1930s MEN'S GROOMING GEAR
The period between the wars saw a revolution in shaving gear, with the move from the cut-throat razor to the safety razor and then the electric razor.
In the 1930s the fashionable look for men was sleek and clean shaven (although some dashing types sported a pencil-slim moustache, like the film star Errol Flynn). The emphasis on streamlined hairstyles and smooth cheeks gave new importance to men's grooming, and the bathroom of the well-turned-out gentleman of the day would have contained a cornucopia of lotions and equipment to help him look good and smell sweet.
The most important item was the razor. Until the turn of the 20th century, the cut-throat razor in universal use. Then in 1901, after a six year struggle to perfect the design, the American inventor King Camp Gillette and his
partner William Nickerson patented the razor blade. They launched their new product in 1903, but in the first year sales amounted to only 51 razors and 168 blades. However, Gillette persevered in spite of imminent bankruptcy, and by 1906 sales were up to 90,000 razors and well over 12 million blades.
Soon there were many imitators and rival firms, but the next big breakthrough in razor design did not come until the late 1920s, when Jacob Schick - a retired American army officer - designed the first electric model. He simply took Gillette's design for a holder and fitted a tiny electric motor in the handle, geared to a row of blades behind a slotted guard - a remarkable piece of precision engineering. Schick first marketed his invention in 1931. He was soon followed by the Remington company in manufacturing both electric and clockwork razors using this oscillating system.
The bathroom cupboard would be filled with an eye-bath, mouth-washes, brilliantines, toilet waters and after-shave lotions. For the gadget enthusiast there was such a thing as a hydraulic-powered toothbrush. Other accessories might include a shaving set, hairbrushes and manicure equipment in elegant chrome.
A well-groomed gentleman's bathroom shelf would hold his essential shaving utensils as well as an array of lotions and powders to help him look his best. The new celluloid toothbrushes were very popular and helped make the brushing of teeth a universal habit. Chrome was greatly in vogue and was used for bathroom fittings as well as for grooming and shaving accessories.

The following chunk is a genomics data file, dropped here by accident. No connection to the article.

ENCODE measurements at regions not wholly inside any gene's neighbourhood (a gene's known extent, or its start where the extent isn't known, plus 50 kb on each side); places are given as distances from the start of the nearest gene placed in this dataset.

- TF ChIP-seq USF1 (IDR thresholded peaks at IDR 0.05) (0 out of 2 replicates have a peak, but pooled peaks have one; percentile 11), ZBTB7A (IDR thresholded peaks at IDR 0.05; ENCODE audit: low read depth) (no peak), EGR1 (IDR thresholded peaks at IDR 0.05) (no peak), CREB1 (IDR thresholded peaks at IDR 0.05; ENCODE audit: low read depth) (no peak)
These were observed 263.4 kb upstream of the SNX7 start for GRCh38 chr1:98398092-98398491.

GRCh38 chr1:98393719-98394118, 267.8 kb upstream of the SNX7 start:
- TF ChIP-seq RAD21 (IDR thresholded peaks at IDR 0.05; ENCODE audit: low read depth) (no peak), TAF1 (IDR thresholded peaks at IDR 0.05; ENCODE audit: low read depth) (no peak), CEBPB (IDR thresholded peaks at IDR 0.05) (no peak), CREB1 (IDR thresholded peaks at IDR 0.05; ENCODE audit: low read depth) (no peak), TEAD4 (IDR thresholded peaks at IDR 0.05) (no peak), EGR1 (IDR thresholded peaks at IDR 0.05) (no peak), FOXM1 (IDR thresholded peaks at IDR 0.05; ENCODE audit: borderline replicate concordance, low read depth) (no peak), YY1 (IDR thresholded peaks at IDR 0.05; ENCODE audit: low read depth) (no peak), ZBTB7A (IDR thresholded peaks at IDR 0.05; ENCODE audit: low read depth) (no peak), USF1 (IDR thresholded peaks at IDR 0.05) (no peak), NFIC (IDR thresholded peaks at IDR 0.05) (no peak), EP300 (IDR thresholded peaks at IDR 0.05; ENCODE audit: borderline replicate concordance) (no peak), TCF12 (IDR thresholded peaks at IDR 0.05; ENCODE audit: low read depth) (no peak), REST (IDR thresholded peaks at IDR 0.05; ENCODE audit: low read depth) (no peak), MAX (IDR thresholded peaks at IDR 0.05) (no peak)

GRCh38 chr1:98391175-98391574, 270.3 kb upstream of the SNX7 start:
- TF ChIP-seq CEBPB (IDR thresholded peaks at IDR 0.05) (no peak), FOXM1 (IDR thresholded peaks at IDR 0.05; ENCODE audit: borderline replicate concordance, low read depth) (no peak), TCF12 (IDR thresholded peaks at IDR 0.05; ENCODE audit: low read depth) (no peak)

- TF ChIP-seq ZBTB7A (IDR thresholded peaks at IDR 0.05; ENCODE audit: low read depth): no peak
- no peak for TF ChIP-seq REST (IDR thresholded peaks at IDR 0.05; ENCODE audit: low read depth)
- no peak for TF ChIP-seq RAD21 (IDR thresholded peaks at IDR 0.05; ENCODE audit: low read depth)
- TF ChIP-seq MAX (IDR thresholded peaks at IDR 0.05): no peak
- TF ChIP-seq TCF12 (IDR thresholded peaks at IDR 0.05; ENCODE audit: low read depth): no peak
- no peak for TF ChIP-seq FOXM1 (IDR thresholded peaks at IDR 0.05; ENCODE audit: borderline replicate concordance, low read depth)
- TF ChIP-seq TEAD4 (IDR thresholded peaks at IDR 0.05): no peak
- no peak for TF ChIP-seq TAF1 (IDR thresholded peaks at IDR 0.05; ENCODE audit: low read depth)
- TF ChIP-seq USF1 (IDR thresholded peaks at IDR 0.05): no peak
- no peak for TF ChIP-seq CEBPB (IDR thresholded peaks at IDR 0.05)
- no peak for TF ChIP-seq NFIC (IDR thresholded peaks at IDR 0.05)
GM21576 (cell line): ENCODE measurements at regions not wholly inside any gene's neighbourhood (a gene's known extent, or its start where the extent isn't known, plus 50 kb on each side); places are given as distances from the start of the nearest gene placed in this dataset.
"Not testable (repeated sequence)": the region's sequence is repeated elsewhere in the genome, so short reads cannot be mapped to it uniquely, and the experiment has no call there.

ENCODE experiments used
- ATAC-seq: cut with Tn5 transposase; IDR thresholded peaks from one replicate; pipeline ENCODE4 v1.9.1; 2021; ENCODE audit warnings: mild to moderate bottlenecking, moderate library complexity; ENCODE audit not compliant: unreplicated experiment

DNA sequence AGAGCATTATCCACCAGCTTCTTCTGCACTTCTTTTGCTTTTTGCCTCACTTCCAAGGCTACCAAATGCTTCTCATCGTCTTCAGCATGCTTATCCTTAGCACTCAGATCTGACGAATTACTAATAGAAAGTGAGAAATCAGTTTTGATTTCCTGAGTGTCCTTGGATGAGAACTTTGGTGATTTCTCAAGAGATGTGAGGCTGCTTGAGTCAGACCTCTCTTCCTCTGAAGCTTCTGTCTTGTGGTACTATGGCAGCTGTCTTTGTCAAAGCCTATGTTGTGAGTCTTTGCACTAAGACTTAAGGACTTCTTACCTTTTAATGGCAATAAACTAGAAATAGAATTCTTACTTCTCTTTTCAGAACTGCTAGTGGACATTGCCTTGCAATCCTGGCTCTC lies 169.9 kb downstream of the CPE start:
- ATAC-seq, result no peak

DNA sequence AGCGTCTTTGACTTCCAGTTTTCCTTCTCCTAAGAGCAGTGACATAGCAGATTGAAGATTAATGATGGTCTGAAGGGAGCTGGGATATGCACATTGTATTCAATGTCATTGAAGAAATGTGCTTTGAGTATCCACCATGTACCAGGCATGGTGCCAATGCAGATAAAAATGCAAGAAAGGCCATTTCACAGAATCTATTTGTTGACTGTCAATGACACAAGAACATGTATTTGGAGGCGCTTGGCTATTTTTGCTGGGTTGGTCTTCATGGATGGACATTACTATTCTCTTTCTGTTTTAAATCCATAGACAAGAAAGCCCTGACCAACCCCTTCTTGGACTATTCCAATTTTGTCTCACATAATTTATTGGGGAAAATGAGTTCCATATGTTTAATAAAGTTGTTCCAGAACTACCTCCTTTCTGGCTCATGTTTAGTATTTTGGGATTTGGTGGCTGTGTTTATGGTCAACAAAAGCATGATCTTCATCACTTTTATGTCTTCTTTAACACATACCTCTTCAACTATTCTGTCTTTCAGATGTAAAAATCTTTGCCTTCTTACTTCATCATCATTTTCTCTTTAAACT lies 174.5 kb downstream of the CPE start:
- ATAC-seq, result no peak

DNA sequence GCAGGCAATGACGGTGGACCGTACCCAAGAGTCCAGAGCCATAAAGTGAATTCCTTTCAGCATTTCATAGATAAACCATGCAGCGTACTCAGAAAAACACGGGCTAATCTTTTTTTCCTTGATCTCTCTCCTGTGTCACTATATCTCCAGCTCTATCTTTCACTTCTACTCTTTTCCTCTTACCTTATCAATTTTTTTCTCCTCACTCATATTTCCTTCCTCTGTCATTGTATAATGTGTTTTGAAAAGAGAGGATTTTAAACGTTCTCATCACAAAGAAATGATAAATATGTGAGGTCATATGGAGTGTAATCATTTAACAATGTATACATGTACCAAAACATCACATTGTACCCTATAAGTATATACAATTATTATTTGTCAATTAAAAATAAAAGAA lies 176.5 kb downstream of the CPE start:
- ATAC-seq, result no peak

Grooming accessories from the 1930s can still he picked tip fairly cheaply in such places as markets and junk shops, although better quality items are now finding their way into antique shops and are rising in price. Among the things that are particularly in demand are matching sets of articles such as shaving brushes and soap dishes, particularly if they are in the distinctive art deco style, which is now so much in fashion again. Travelling bathroom sets, in which such items are neatly packaged into little cases, are often fine pieces of craftsmanship and are especially desirable. Ideally, all the individual items should be in good condition and in working order.
Several of the articles that would have been found in the bathroom of the well-off and
up-to-date gentleman of the 1930s were not only beautifully made but also highly ingenious. It was not only razors that had become motorized, for there were also hydraulic toothbrushes and even electric hairbrushes. As with any piece of old electrical equipment, if you buy one of these devices and intend using it, you should first have it checked thoroughly for safety by a qualified electrician.